“With us, ‘weird’ doesn’t even begin to cover it.”
So says teen Rose Hathaway (Zoey Deutch, The CW’s RINGER) to her friend Lissa (Lucy Fry, MAIKO: ISLAND OF SECRETS), who wakes up screaming from another nightmare. Rose insists that’s no way to blend in with society—and the Jimmy Carter poster isn’t helping, either. “Come to the kitchen,” she says. “I’ll make your favorite.” A fluffernutter sandwich? Tofu? Not quite—think more along the lines of sinking teeth into a neck.
Rose is a Dhamphir, meaning she’s part-vampire and part-human, while Lissa is a Moroi, a breed that live off of blood but doesn’t get harmed by sunlight (or sparkle). (There are also the Strigoi, who are the resident bad guys, since they feed off of humans.) It’s been one year since the girls ran away from St. Vladimir’s Academy and it’s time—after a brief fight scene, complete with slow-motion—they come back.
St. Vladimir’s, with all of the dark cloaks and magic going on, immediately brings to mind Hogwarts. But there is so much more drama and nonsense going on here that it wouldn’t be surprising to find a Burn Book going around the halls.
VAMPIRE ACADEMY is based on Richelle Mead’s 2007 novel, the first in the series, which also includes works with titles like “Shadow Kiss,” “Blood Promise” and “Last Sacrifice.” (Considering VAMPIRE ACADEMY’s poor box office performance, it’s unlikely any of its sequels will be greenlit.) Like the books, the movie is just what teenage girls hankering for more safe vampire tales will be looking for. (One day they’ll get around to binge-watching TRUE BLOOD and see what pop culture vampires are really capable of.)
VAMPIRE ACADEMY isn’t as centered on romance as TWILIGHT was, but instead aims to please its target audience with pinches of MEAN GIRLS and its knockoffs. It seems like even the characters have been through these motions countless times, as at one point, Rose dully states, “And now for the obligatory cafeteria scene.” (Sure, it’s not an actual high school cafeteria, but the material still comes off as a nod to its own laziness.)
Not surprisingly (although it is, in a way, considering the difference in quality), VAMPIRE ACADEMY is directed by Mark Waters, whose most celebrates work is, yes, MEAN GIRLS, and written by his brother, Daniel, whose HEATHERS shares some of the same genes as the Lindsay Lohan favorite.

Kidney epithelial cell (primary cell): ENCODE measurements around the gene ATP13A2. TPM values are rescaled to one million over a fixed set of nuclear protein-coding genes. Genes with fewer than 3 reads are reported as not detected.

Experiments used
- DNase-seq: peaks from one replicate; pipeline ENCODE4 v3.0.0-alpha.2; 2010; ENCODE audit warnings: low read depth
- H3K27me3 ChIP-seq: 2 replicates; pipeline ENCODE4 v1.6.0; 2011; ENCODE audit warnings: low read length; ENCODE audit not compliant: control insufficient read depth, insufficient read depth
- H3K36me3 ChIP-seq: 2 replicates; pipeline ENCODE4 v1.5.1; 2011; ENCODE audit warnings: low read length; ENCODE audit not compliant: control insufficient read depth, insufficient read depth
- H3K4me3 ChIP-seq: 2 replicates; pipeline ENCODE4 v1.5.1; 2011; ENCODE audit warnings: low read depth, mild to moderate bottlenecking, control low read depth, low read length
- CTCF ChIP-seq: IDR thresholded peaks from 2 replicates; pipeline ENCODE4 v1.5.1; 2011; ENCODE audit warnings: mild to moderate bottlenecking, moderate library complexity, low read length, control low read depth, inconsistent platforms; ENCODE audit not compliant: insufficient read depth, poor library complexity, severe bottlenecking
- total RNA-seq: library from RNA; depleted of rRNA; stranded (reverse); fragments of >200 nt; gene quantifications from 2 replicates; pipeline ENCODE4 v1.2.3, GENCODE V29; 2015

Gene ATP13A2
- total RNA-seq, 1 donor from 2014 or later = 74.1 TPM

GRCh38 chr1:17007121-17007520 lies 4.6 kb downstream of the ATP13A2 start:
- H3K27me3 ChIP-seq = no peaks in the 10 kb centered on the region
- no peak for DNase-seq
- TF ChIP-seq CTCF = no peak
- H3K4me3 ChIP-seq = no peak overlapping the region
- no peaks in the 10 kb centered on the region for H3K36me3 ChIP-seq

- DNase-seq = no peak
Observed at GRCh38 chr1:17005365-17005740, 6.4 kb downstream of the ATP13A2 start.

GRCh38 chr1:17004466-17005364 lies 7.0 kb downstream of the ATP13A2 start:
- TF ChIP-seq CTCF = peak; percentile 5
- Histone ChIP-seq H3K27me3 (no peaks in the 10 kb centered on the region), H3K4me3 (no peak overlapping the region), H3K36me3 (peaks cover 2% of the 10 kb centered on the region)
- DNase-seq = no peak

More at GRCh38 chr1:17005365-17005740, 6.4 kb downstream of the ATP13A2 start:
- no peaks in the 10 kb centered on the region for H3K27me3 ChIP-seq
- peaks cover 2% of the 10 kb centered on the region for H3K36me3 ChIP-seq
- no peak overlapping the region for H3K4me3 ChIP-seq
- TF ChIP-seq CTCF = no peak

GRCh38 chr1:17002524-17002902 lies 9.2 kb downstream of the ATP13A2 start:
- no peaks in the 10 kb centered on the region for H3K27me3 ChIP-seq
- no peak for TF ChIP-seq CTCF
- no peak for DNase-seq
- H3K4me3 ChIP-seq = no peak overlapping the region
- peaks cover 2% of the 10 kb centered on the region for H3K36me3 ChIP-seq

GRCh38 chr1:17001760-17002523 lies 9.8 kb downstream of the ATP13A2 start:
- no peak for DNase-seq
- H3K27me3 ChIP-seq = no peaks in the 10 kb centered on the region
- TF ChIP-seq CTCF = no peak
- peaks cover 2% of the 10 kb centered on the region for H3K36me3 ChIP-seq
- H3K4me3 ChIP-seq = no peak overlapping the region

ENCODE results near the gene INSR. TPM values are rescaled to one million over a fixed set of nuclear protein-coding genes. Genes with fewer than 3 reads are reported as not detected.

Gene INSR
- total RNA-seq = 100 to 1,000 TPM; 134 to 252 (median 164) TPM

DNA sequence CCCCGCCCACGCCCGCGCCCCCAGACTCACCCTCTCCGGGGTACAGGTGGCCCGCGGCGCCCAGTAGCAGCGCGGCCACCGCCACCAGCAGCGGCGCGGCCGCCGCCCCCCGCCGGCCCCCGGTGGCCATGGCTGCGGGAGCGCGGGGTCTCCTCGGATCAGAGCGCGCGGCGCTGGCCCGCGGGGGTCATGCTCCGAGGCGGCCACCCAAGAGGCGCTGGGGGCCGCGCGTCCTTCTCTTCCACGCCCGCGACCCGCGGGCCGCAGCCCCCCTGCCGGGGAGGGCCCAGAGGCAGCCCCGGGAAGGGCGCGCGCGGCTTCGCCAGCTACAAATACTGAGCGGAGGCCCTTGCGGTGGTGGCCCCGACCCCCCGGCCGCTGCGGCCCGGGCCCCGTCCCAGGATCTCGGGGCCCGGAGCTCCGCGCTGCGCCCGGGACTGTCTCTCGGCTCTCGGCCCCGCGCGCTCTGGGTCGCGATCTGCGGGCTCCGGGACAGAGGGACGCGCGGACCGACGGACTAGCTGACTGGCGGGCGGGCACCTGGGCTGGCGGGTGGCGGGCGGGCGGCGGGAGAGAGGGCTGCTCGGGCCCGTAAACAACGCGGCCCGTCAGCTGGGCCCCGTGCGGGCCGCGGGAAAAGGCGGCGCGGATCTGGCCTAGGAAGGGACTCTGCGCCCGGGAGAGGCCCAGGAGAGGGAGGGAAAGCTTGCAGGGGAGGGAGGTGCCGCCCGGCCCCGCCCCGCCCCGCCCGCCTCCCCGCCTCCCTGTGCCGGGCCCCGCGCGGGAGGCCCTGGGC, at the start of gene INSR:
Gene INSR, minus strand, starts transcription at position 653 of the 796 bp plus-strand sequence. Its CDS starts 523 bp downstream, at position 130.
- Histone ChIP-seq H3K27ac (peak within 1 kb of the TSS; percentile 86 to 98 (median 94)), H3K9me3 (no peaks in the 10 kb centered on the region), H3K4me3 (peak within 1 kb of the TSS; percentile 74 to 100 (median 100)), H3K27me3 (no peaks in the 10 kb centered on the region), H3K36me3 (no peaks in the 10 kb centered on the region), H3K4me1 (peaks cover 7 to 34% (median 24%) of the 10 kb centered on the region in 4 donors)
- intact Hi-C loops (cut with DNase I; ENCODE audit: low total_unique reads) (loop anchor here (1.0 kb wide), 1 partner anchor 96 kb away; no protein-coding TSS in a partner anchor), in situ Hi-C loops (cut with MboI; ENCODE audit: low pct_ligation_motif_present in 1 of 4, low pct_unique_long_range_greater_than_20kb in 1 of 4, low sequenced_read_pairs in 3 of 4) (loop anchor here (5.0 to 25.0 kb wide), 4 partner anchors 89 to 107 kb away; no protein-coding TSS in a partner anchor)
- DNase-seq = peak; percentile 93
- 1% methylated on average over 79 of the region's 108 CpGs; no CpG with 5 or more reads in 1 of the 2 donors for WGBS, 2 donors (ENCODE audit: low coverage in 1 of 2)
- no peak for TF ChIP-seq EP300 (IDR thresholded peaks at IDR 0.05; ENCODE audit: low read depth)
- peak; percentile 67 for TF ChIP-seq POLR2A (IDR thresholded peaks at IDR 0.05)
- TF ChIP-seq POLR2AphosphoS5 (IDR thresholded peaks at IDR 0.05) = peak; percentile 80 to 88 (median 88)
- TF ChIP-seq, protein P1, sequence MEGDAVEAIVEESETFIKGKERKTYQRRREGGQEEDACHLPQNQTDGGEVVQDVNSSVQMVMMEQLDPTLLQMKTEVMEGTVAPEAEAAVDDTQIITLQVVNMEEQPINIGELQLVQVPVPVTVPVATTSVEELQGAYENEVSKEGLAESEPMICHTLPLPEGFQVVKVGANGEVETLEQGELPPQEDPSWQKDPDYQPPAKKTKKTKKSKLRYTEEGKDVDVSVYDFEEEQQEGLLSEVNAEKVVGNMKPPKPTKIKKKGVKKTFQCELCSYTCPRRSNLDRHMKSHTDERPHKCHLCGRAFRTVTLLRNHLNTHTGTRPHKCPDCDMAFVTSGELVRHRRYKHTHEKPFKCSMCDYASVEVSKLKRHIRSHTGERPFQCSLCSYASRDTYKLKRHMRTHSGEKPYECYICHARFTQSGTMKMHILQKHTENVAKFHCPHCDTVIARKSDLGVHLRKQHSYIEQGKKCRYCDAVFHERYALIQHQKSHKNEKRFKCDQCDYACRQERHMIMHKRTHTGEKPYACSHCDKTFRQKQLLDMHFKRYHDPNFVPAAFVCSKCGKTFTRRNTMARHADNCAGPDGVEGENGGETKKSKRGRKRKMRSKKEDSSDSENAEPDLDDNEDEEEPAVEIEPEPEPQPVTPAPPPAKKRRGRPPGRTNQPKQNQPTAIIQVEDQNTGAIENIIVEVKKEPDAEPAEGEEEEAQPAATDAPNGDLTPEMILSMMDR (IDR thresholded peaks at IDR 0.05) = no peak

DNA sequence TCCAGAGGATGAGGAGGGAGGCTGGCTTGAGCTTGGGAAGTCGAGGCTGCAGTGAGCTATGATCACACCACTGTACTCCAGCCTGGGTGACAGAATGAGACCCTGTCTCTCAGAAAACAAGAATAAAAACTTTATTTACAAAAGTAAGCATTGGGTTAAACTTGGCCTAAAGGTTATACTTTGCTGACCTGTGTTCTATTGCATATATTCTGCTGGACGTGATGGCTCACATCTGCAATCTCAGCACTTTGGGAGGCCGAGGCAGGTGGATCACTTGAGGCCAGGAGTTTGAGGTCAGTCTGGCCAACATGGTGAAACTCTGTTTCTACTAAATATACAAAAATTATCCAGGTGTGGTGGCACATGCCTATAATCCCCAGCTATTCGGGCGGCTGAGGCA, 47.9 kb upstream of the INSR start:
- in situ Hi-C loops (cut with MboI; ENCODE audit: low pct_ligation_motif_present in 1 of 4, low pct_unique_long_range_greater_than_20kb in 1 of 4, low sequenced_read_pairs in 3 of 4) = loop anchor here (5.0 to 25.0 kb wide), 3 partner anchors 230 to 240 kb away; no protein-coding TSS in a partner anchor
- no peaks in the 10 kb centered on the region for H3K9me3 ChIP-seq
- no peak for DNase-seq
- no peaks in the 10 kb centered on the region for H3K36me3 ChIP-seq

The source material may be the initial cause of all most of the movie’s negatives, but at least Mead put some research into the topic (surely the novel marked the first time any middle school girl had heard of a Strigoi). The filmmakers have no problem making their characters completely grating through casting (especially Lissa, who should spend less time enunciating and stroking her cat and more learning how to defend herself) and highlighting bad jokes that revolve around Twitter, Hot Topic and awful puns (“I can’t sit and wait around. The stakes are too high. Get it? Stakes?”).
VAMPIRE ACADEMY will probably appeal to those that read the book (or wanted to), but the tagline of “They Suck At School” shows just how much brains went in.
Video: 2.39:1 in 1080p with MPEG-4 AVC codec. This is a very good high-definition transfer, boasting fine details/textures in clothing, skin tones and settings, as well as strong black levels during the night scenes.
Audio: English 5.1 DTS-HD Master Audio. Subtitles in Spanish. The audio transfer offers clean dialogue and a stable score that adds to the intended atmosphere.
A Conversation with Author Richelle Mead (2:51): Mead discusses her novel and its adaptation.
Alternate Opening (1:20): This animated opening introduces viewers to Moroi, Strigoi and Dhampir.
Deleted Scenes (4:18): There are five brief ones here, which can be viewed separately or as a whole. They are: “Out of My Pay Grade,” “Dress Shopping,” “Party Flashback,” “Why Did We Leave the Academy?” and “Microwave Mini Taquitos.”